PlatformIO IDE extension main.cpp file under src folder

In PlatformIO, all your Arduino sketches should start with the #include <Arduino.h>.

Uploading Code using PlatformIO IDE: ESP32/ESP8266

Copy the following code to your main.cpp file. 

/*********
  Rui Santos
  Complete project details at https://RandomNerdTutorials.com/vs-code-platformio-ide-esp32-esp8266-arduino/
*********/

#include <Arduino.h>

#define LED 2

void setup() {
  // put your setup code here, to run once:
  Serial.begin(115200);
  pinMode(LED, OUTPUT);
}

void loop() {
  // put your main code here, to run repeatedly:
  digitalWrite(LED, HIGH);
  Serial.println("LED is on");
  delay(1000);
  digitalWrite(LED, LOW);
  Serial.println("LED is off");
  delay(1000);
}

View raw code

This code blinks the on-board LED every second. It works with the ESP32 and ESP8266 boards (both have the on-board LED connected to GPIO 2). 

We recommend that you copy this code manually, so that you see the autocompletion and other interesting features of the IDE in action. Additionally, if you have a syntax error somewhere in your program, it will underline it in red even before compiling.

After that, press Ctrl+S or go to File > Save to save the file.

Now, you can click on the Upload icon to compile and upload the code. Alternatively, you can go to the PIO Project Tasks menu and select Upload.

Upload Code ESP32 board PlatformIO VS Code Visual Studio

If the code is successfully uploaded, you should get the following message.

Upload Code to ESP32 PlatformIO VS Code Success

After uploading the code, the ESP32 or ESP8266 should be blinking its on-board LED every second.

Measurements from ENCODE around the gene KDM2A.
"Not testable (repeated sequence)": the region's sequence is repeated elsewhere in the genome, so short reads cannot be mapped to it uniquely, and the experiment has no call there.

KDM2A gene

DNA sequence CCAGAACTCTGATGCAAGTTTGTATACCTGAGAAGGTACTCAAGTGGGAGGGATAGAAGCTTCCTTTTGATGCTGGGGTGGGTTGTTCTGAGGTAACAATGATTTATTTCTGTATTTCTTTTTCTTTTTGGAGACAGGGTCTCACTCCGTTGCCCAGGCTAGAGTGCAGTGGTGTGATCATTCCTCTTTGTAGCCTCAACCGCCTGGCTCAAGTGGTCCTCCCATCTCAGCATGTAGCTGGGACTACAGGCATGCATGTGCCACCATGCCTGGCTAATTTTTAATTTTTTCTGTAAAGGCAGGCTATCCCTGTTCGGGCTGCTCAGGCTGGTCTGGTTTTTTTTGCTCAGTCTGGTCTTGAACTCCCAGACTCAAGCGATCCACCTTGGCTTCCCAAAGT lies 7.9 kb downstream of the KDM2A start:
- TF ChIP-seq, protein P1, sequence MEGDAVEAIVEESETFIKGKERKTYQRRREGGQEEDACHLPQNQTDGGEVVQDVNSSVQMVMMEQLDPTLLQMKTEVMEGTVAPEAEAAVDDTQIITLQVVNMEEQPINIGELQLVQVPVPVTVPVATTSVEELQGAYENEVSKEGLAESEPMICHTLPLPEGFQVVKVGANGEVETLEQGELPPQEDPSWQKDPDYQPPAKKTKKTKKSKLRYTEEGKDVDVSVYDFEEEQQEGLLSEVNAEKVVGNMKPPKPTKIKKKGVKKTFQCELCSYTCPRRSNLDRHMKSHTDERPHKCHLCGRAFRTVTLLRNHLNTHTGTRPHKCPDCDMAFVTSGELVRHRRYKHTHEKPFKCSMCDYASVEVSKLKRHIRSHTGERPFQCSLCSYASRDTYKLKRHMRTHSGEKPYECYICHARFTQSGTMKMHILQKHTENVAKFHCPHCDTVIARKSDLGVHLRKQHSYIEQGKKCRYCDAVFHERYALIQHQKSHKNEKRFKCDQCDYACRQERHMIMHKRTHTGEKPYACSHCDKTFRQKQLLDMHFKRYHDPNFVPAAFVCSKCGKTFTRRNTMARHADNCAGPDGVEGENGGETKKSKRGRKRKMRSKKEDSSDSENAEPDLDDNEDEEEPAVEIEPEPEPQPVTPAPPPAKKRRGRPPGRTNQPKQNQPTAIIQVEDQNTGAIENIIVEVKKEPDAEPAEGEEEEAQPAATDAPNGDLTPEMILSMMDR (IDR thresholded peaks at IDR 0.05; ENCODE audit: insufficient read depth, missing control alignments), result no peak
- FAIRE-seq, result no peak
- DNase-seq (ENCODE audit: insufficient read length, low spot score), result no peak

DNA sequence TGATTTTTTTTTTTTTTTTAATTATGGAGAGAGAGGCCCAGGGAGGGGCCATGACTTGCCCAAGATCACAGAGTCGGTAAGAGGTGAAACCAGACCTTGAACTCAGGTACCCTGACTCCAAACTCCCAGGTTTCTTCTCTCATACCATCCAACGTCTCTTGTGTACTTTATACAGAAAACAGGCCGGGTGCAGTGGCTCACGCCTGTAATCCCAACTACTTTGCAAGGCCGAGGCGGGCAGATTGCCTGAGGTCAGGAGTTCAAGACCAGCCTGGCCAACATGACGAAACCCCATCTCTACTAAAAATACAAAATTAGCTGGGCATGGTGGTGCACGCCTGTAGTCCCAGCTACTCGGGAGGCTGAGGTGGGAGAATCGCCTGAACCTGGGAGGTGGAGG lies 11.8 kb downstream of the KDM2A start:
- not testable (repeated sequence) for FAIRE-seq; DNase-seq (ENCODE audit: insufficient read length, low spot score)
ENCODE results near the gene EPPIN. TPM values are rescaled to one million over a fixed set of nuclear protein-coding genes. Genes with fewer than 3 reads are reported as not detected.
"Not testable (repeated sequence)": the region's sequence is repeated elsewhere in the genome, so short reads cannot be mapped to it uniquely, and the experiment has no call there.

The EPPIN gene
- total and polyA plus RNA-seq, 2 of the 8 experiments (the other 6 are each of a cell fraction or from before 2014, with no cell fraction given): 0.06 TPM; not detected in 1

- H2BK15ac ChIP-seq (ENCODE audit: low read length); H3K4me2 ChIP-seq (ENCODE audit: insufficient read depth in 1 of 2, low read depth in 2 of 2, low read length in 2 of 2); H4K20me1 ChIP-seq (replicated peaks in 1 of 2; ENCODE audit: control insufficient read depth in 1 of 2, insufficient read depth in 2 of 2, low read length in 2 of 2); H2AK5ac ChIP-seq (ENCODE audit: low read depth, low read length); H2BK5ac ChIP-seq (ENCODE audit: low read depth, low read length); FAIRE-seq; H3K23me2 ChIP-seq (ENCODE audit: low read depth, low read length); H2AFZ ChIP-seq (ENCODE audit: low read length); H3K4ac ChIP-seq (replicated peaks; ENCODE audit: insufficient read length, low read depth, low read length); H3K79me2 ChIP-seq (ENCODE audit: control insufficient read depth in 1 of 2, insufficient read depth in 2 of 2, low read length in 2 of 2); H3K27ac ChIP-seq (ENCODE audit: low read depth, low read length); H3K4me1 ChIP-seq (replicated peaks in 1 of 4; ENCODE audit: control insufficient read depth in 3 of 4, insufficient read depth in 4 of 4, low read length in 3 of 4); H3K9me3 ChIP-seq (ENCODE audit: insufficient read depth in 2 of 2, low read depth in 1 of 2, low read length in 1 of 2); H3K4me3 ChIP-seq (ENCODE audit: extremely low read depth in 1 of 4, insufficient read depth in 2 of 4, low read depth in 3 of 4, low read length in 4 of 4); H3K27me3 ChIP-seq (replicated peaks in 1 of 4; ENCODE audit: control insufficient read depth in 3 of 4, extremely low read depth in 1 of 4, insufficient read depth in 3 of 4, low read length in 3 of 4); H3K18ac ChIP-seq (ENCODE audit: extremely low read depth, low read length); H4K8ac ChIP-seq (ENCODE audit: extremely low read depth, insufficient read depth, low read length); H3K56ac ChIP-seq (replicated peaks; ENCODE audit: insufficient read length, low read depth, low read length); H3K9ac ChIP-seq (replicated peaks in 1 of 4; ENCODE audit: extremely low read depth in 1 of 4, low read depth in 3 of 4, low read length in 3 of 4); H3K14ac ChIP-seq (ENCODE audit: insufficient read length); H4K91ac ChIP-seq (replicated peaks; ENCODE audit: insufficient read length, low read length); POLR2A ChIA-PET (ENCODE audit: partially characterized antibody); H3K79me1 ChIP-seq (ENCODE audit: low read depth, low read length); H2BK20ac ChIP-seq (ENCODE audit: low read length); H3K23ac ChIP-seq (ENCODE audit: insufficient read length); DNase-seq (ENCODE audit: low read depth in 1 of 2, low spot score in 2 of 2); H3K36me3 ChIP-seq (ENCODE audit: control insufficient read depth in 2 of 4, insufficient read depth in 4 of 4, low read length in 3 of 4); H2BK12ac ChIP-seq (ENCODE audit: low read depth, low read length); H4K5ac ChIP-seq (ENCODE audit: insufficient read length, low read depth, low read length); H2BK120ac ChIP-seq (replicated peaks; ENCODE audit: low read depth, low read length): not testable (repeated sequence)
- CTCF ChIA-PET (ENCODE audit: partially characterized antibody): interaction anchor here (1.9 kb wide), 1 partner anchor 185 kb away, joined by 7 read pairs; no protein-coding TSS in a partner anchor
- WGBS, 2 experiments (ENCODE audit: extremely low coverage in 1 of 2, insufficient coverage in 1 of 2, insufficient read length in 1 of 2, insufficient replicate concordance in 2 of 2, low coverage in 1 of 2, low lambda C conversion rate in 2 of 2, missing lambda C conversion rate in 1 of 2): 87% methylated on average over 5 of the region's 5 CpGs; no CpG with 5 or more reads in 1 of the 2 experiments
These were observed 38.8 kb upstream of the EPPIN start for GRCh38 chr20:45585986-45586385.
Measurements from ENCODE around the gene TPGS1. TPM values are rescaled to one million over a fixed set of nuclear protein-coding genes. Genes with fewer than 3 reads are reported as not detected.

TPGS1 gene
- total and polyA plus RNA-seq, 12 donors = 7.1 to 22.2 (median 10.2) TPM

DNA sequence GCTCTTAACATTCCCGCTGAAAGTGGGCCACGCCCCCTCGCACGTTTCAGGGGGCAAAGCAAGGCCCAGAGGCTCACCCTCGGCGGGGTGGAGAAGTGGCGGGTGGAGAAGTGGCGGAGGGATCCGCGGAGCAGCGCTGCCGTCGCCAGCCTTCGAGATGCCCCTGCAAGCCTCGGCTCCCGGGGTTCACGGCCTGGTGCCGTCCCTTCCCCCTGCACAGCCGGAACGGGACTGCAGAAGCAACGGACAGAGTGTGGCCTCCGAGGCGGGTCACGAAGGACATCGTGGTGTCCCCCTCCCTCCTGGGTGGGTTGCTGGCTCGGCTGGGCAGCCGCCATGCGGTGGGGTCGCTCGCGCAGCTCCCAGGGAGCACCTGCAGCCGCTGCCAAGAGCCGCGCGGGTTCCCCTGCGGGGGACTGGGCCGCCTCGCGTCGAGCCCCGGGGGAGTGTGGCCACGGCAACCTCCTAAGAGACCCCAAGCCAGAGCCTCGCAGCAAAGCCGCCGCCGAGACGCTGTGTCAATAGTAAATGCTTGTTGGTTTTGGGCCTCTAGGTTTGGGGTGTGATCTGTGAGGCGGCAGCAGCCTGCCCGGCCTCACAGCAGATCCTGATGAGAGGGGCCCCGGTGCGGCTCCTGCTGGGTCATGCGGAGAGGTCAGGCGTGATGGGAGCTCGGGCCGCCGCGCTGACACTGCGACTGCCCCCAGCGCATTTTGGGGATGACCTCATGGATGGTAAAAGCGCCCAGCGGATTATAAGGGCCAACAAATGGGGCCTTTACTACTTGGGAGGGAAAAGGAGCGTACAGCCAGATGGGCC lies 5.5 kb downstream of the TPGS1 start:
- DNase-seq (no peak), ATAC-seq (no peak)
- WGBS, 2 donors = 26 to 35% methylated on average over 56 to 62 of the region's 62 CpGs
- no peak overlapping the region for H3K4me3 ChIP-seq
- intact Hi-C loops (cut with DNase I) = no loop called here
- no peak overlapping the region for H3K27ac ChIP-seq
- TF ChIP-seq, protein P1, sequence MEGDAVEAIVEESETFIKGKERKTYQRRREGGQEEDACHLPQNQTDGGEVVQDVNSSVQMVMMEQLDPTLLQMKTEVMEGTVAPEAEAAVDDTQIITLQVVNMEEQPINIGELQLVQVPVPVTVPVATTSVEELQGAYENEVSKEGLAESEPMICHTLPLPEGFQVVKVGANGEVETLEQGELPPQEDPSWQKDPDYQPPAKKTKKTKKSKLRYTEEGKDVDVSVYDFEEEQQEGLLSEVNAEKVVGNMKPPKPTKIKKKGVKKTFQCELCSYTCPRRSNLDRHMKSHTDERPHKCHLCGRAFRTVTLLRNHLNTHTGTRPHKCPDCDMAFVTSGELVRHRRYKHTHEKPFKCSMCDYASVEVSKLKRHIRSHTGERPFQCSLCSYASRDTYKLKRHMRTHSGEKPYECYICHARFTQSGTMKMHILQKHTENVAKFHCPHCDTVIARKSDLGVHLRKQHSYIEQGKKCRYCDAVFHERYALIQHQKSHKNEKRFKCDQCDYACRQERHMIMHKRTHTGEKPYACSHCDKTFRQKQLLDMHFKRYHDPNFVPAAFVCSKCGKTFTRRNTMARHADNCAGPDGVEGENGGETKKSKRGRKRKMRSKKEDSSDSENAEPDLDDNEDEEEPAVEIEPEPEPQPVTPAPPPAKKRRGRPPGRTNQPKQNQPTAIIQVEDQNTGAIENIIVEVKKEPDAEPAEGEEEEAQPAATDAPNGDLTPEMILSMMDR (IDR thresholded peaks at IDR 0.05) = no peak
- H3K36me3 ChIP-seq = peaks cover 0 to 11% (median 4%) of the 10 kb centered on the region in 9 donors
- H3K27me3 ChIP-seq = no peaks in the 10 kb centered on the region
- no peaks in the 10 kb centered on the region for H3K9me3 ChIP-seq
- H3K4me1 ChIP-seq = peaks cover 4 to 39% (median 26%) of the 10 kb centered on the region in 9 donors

ESP32 board Built in LED turned on HIGH

Now, click on the Serial Monitor icon and you should see it printing the current LED state.

PlatformIO IDE VS Code Visual Studio Serial Monitor ESP32 board

Note: if you don’t see the Terminal window, go to the menu Terminal > New Terminal.

Detect COM Port

PlatformIO will automatically detect the port your board is connected to. To check the connected devices you can go to the PIO Home and click the Devices icon.

PlatformIO IDE extension VS Code Visual Studio Connected Devices COM Port Serial

Troubleshooting

If when trying to upload code you get the following error: “Failed to connect to ESP32: Timed out waiting for packet header” it usually means that your board is not in flashing mode when you’re uploading the code. 

When this happens you need to press the ESP32 on-board BOOT button when you start seeing a lot of dots in the debugging window.

If you don’t want to have to press the BOOT button every time you upload new code, you can follow this guide: [SOLVED] Failed to connect to ESP32: Timed out waiting for packet header.

Changing the Serial Monitor Baud Rate – PlatformIO IDE